What has happened at the branch campus in Korea for the last 10 years?
“Korea’s ambition to bring in foreign branch campuses to Korea was viewed as a booster for the economic gains, with one important conditionality attached”
In 2012, the Korea established the East Asian educational hub, Incheon Global Campus in a government-led efforts to promote globalisation in higher education. 10 years on, I want to investigate what has happened to US campuses in Korea over the past decade.
South Korea is widely recognised as one of the remarkable contributors to cross-border student mobility on a global scope. In 2020, an estimated 200,000 Korean students enrolled in higher educational institutions somewhere around the globe. Not surprisingly, in 2021 the most preferred destination was the U.S. (26.8%), followed by China (24.2%), Japan (9.4%), and Canada (8.4%).
In contrast, the opposite direction of student mobility does not appear as strong with the number of outbound students historically outnumbering incoming international students (154,000 in 2020).
This distinct phenomenon led to a significant trade deficit for Korea as students are the vital currency of global higher education. According to the Bank of Korea, the gap between monetary values of inflow and outflow in 2020 generated by the transnational student migration at all levels is US$2,616 million, negative to Korea.
The brain drains and the chronic cash flow imbalance is not new concept in Korea. The situation is even worse in the past. Two decades ago, the number of Korean students overseas was 13 times greater than that of international students in Korea at the higher education level. Korean higher education has considerably improved in terms of quality and global presence, and the prestige of top-tier Korean universities is still sought-after in the local market. However, the pulling forces of Korean universities are still not as strong as the foreign competitors in the global arena.
Branch campuses in educational hub as a catalyst
In the mid-1990s the Korean government started to address this situation seriously, lowering the barriers by encouraging cross-border educational service exchanges under the banner of globalisation inspired by the wave of neo-liberalism and pressure from the international community with the inception of the World Trade Organization.
A bold decision to establish a global educational hub drew attention. The idea was to bring renowned universities to the full-fledged campus in Korea to hold local students seeking foreign curricula and degrees in their homeland.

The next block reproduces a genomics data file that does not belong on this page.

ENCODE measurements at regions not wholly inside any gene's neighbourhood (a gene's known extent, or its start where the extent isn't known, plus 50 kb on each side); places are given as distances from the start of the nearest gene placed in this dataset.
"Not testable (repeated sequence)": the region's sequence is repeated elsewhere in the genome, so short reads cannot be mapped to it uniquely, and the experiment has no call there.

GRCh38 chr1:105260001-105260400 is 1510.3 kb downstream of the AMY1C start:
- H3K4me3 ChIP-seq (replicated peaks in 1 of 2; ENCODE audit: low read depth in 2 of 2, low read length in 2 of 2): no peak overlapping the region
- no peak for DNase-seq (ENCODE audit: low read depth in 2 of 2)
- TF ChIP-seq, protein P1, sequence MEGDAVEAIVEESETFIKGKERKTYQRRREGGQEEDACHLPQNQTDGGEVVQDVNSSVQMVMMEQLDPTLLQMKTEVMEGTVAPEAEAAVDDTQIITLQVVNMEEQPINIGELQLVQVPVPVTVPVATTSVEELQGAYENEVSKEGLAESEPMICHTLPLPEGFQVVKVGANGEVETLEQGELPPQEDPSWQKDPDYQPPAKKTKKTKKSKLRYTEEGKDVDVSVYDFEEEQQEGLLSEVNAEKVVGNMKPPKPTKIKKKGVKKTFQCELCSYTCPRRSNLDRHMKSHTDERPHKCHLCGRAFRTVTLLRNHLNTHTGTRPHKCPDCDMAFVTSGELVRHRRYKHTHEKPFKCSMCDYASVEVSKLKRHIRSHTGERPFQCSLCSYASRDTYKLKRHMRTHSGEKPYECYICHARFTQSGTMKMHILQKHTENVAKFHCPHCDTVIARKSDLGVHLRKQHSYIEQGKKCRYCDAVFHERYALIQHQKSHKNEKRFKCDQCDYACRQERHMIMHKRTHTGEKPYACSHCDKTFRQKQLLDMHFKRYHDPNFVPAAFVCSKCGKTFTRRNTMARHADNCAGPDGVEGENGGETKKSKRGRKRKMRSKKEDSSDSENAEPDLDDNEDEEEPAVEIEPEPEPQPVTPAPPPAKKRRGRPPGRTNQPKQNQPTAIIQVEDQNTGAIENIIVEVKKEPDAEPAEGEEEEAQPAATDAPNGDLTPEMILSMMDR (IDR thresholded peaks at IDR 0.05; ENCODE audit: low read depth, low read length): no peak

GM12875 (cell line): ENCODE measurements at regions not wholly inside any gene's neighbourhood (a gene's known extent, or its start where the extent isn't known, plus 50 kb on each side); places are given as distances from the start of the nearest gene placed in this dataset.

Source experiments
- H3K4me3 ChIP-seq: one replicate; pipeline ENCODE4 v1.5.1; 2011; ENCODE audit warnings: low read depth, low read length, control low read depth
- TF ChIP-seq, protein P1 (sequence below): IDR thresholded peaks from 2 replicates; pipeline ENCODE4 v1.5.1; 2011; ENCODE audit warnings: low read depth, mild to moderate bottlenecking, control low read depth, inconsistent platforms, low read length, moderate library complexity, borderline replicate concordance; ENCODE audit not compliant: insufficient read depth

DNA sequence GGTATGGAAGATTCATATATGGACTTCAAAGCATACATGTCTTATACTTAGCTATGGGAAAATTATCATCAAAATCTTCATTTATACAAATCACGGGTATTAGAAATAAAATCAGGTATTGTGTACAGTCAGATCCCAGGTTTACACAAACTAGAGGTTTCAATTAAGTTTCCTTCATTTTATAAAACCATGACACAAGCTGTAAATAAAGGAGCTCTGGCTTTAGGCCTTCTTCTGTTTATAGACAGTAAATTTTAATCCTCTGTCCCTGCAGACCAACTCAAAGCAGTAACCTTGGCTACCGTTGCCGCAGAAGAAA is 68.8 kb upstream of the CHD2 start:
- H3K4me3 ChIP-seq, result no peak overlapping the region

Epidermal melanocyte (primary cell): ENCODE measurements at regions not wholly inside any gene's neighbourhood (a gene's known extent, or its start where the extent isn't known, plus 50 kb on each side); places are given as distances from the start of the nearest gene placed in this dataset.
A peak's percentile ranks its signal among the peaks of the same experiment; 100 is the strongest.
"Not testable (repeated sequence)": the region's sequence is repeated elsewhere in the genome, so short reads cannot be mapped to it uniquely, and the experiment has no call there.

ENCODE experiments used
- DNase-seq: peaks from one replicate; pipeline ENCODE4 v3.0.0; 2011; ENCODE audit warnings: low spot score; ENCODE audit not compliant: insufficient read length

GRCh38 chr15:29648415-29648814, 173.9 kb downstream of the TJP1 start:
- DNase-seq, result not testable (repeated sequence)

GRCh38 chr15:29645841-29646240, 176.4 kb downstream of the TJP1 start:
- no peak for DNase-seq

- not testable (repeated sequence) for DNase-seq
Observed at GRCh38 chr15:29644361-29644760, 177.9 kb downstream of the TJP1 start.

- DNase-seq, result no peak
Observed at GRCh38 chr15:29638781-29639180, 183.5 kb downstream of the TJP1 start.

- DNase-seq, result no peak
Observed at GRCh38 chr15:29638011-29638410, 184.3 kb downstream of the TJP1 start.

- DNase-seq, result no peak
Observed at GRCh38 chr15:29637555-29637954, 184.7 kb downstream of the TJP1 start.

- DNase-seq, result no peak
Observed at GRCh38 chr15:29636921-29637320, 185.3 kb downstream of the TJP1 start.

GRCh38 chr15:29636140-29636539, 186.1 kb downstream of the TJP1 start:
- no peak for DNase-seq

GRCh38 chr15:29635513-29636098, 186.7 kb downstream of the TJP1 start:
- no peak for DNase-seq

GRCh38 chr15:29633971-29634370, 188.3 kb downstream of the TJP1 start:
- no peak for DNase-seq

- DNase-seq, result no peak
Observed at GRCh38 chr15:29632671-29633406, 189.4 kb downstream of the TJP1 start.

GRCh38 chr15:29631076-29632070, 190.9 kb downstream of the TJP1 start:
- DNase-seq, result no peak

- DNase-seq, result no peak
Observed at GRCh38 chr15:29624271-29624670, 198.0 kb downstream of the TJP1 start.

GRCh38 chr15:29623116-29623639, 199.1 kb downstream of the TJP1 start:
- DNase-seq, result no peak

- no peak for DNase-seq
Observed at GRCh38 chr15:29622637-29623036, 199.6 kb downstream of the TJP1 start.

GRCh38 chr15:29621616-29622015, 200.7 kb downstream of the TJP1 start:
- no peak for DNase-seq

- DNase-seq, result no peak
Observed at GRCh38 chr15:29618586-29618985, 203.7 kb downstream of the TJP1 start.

It also wanted to recruit international students to make it an authentic place for quality higher learning opportunities and economic gains. The result was the Incheon Global Campus, established in Songdo International City.
It should be noted that it was not the Ministry of Education that imported foreign universities’ programs but the Ministry of Trade, Industry, and Energy. This historical fact clearly indicates that Korea’s ambition to bring in foreign branch campuses to Korea was viewed as a booster for the economic gains, with one important conditionality attached; it would also be even better if they serve the educational purposes of the Korean people.
Incheon Global Campus for 10 years
The year 2022 marked the 10th anniversary of the IGC.
Now home to four foreign educational organisations – three from the US, one from Belgium and one research centre imported from Stanford University – enrolment has steadily increased to 3,600.
SUNY Korea, an extended campus of the State University of New York system, was the only founding institution of the IGC. It has since added more programs of Stony Brook University and the Fashion Institute of Technology, both of which are under the state university system of New York.
Korea’s public sectors also financially supported all IGC-resident institutions to a great extent.
Both the central and local governments of Korea, including the authority of the Incheon Free Economic Zone, invested vehement resources to boost the initiative, generously providing seed money, annual subsidies, and free-of-charge facilities for some years.
Why IGC in Korea?
The motivations of foreign universities to set up programs in Korea vary. Be that as it may, it goes without saying that both educational and financial considerations were at the core.